The shopping portion of the WC website says 300 grains 2000 FPS. Don’t know why they were focused on energy and pressure in their announcement. Most cartridges are compared by weight and speed.

    1. avatar David says:

      Thanks! The one place I didn’t look!

    2. avatar Nick says:

      Their commenting on pressure is in relation to the 458 Socom, which they’re trying to supplant. Since it uses a standard size barrel extension (modified only slightly to accommodate the massive case) it has to keep pressures relatively mild to keep from breaking off the lugs on the bolt, which has had much of its metal removed to accommodate the 308 sized rim.

      1. avatar California Richard says:

        Its a moot comparison. .458 socom was developed to function in a standard size AR with as few changes to the base AR as possible; barrel, bolt head, & slightly modified mags. By radically increasing the size of the gun and making all the parts proprietary it makes any comparison an apples and oranges contest.

  8. avatar Joe R. says:

    They claim it to be an anti-material rifle “stop an auto . . .”, who are they appealing to? (besides me).

    1. avatar million says:

      Europeans?

    2. avatar MilitantCentrist says:

      Will certainly blow a fat hole through your wallet.

  9. avatar Ralph says:

    “The .458 HAM’R is more than capable of cleanly killing any animal in North America, stopping a vehicle or blasting through a brick wall.”

    But can it kill a grizzly driving a Buick behind a brick wall?

    No?

    Then who needs it?

    1. avatar jwm says:

      It can kill the grizz. As long as the shooter is sitting in the back seat of the Buick at the time.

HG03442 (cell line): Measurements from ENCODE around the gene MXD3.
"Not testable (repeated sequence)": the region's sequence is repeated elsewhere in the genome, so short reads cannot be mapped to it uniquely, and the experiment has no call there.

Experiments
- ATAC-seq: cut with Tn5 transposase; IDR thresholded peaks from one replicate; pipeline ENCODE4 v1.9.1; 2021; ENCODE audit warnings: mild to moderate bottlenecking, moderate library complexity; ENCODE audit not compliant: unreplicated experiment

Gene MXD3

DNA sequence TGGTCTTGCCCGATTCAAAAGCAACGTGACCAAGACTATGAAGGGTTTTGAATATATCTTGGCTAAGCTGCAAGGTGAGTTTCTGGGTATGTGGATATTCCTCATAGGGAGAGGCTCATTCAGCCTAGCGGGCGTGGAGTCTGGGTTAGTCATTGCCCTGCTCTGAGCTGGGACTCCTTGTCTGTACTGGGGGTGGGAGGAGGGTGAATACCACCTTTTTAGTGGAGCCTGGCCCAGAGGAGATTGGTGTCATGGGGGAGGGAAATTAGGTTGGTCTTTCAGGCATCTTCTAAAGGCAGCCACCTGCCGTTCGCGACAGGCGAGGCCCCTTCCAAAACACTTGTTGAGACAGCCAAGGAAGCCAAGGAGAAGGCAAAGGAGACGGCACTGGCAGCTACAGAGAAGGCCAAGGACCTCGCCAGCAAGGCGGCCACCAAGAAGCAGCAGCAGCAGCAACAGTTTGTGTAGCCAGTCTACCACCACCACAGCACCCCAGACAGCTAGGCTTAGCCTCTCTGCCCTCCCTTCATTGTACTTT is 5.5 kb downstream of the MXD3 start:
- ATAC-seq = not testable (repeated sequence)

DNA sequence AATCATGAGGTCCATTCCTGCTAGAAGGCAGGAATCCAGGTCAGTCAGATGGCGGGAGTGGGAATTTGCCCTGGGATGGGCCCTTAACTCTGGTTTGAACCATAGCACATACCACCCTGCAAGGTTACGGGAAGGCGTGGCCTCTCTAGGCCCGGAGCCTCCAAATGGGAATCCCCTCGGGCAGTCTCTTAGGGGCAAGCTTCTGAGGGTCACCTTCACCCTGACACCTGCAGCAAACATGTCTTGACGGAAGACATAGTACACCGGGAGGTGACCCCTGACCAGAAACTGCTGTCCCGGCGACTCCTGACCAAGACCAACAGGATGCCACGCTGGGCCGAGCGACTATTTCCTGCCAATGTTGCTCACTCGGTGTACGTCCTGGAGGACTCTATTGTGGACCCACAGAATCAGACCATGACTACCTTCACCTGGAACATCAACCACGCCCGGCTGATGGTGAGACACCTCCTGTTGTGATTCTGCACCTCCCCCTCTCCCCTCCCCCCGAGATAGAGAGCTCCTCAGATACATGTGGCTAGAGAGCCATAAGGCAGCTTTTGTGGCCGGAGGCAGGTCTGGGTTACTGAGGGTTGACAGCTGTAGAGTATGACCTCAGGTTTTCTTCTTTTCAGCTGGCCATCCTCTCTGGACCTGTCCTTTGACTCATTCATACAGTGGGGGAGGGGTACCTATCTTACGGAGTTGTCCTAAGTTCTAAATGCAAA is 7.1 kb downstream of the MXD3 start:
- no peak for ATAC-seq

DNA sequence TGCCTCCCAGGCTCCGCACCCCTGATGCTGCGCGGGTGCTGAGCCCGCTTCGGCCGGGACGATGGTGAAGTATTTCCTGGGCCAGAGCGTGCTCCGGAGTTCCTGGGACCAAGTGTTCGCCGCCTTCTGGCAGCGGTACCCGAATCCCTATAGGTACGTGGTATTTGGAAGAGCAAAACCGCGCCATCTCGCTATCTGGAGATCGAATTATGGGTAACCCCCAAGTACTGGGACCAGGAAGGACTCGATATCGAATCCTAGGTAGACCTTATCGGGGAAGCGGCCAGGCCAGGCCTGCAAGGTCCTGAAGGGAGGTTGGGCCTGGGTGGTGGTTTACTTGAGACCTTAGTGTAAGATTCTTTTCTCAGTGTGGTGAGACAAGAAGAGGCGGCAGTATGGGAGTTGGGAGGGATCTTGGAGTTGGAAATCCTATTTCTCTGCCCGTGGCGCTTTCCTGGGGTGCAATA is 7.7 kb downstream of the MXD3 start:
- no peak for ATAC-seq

2. avatar MilitantCentrist says:

      Anymore you’ll probably have a harder time tracking down a Buick than a grizzly.

  10. avatar Em says:

    So what does this mean for Wilson Combat’s support of the .458 SOCOM?

  11. avatar Nick says:

    So it continues. Wilson slightly modifies an existing cartridge and gives it a new name. At least this time they’ve made a better rifle for it compared to the naked cash grab of the 7.62×40.

    1. avatar Rick says:

      And they’ll sell the exact same number of them.

    2. avatar Joe R. says:

      The 40 WT IS a good round and is a better round, thru an AR and bolt action platform, than the 300/BLK, especially at coming out of a magazine..

  12. avatar GS650G says:

    Should be a reasonably priced gun with readily available inexpensive ammunition.

  13. avatar Hank says:

    Hey what happened to that 6.8…or that other new 6.5 round… or .224.. or.. ok.

    1. avatar Rick says:

      If it was Federal/Savage, then I could get at least meh level excited, but this is an FK Bruno rifle, just because you can do something doesn’t mean you should. You could make a single shot 40mm Bofors, but why?